The next installment of the regional series takes a look at the Columbia Gorge and Mid-Columbia counties. This region has been the best performer, in both employment and unemployment terms, this business cycle and provides an interesting contrast with the previous post on Central Oregon, the worst regional performer this cycle. In keeping with the structure of the regional posts, first up will be the geographical definition of the region, second will be examining the industry structure, third will be comparing employment and unemployment trends over the past 35 years and fourth will be comparing and contrasting the region’s recessions. Finally, given the Columbia River Gorge’s strength this recession, the final portion of the post considers some of the reasons for this strong performance. I would like thank Dallas Fridley, Oregon Employment Department’s regional economist for the Gorge and Mid-Columbia counties, for valuable feedback and input on the post.
While the region contains 5 counties, Hood River and Wasco counties are the clear drivers as they contain over 92% of the region’s employment and 90% of its population (2010 data). According to a recent article by the Oregon Employment Department:
Hood River County is influenced by its agricultural harvest and associated industries, like wholesale trade. A strong summer recreational season plus a winter season make Hood River County quite unique. Likewise, Wasco County employment rises and falls with the arrival of cherry harvest and its value-added processing, while summer also provides a tourism boost. These industries provide a strong underlying trend – but not necessarily the underlying growth. Health care is a good example of a fast growing industry with relatively mild seasonal movement.
Additionally, the Employment Department states:
The region boasts a number of scenic attractions which, in addition to the Columbia River and Columbia Gorge, include the John Day Fossil Beds, Mt. Hood, and national forest areas. Beginning with the completion in 1937 of Bonneville Dam, much of the state’s electricity and water for irrigation has been supplied by the area’s hydroelectric projects, which also include The Dalles and John Day dams.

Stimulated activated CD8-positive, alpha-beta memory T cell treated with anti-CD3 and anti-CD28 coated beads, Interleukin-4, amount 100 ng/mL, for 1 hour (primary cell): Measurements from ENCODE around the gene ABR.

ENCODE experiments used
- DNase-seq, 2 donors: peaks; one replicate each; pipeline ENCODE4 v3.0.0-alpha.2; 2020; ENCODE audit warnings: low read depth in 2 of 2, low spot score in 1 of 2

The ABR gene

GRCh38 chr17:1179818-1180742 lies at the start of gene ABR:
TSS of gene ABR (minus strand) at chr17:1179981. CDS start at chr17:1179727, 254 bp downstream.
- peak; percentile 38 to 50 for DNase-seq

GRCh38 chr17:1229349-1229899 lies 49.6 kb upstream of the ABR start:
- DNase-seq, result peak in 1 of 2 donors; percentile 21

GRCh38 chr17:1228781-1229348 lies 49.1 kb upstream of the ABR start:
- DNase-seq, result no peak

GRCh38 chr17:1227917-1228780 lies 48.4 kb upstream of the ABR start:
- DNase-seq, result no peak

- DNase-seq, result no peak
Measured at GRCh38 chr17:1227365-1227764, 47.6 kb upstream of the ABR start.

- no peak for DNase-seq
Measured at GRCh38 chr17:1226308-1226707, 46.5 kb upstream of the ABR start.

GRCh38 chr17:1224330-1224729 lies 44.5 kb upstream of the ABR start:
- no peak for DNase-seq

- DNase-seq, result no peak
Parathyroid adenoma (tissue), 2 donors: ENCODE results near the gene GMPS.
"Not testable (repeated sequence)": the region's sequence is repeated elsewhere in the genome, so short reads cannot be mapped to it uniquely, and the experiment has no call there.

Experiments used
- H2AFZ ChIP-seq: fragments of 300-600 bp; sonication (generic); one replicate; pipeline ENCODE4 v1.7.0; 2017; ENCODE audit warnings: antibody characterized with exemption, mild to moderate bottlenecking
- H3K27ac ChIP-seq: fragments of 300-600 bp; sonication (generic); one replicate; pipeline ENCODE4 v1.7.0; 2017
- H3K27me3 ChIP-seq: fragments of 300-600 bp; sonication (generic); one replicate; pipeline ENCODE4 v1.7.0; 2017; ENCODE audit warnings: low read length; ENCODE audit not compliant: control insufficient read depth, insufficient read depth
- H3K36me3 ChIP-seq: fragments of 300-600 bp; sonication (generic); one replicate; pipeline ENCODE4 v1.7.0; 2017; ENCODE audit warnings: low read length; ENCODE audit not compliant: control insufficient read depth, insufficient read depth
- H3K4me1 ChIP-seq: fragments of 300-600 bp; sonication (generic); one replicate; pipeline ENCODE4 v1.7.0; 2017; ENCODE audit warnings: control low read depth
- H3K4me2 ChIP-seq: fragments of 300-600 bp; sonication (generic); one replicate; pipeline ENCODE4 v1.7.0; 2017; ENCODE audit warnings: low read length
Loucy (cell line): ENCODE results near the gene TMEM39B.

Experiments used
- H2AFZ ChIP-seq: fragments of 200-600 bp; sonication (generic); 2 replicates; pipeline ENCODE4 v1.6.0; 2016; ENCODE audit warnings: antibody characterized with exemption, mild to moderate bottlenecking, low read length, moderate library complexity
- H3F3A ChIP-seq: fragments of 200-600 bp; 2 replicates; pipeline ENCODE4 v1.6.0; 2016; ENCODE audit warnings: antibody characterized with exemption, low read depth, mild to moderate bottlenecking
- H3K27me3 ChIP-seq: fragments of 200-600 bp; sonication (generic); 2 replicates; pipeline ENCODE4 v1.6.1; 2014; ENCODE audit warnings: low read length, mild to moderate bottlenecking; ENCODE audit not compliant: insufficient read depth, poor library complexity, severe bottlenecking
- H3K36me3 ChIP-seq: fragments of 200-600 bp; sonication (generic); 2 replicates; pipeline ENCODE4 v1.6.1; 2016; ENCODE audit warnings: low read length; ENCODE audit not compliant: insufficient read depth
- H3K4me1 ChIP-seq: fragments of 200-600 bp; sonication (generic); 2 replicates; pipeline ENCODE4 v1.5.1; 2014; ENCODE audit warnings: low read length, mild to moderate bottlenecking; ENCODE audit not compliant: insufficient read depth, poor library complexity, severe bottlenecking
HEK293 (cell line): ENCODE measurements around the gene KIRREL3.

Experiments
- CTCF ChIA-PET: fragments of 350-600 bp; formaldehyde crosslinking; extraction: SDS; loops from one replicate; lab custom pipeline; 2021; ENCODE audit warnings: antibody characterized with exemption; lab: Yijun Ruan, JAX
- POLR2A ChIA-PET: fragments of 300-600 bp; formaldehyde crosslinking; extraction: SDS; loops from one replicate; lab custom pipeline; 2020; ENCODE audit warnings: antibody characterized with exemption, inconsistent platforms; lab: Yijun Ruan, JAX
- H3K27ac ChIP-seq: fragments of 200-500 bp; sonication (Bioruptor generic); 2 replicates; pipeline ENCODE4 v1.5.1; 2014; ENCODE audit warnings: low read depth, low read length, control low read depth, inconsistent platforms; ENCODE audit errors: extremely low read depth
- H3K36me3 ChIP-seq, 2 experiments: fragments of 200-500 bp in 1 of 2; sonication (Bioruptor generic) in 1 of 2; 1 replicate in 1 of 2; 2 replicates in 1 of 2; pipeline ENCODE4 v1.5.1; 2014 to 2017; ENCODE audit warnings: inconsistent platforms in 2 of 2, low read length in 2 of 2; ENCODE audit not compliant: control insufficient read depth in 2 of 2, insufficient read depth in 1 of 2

It is important to reiterate the takeaway from the first quote. Agriculture has been a source of economic strength for the region, historically and certainly today, however it is not a big source of growth – that is, employment is fairly steady from year to year (with large seasonal fluctuations, obviously). Health care is a major driver of employment growth in the region as the industry continues to expand, which it should be noted is not a local phenomenon, it is a national trend as the population ages.
Now that we know a little bit more about the local economy, let’s take a look at the region’s 2010 location quotients. Location quotients compare the relative size of industries across locations allowing one to see which industries a particular area has a concentration in, or possibly a comparative advantage. A value equal to 1 means the percentage of employment in that industry is the same as the percentage at the national level, while values greater than 1 mean the local area has a higher concentration in that particular industry and values less than 1 are the opposite.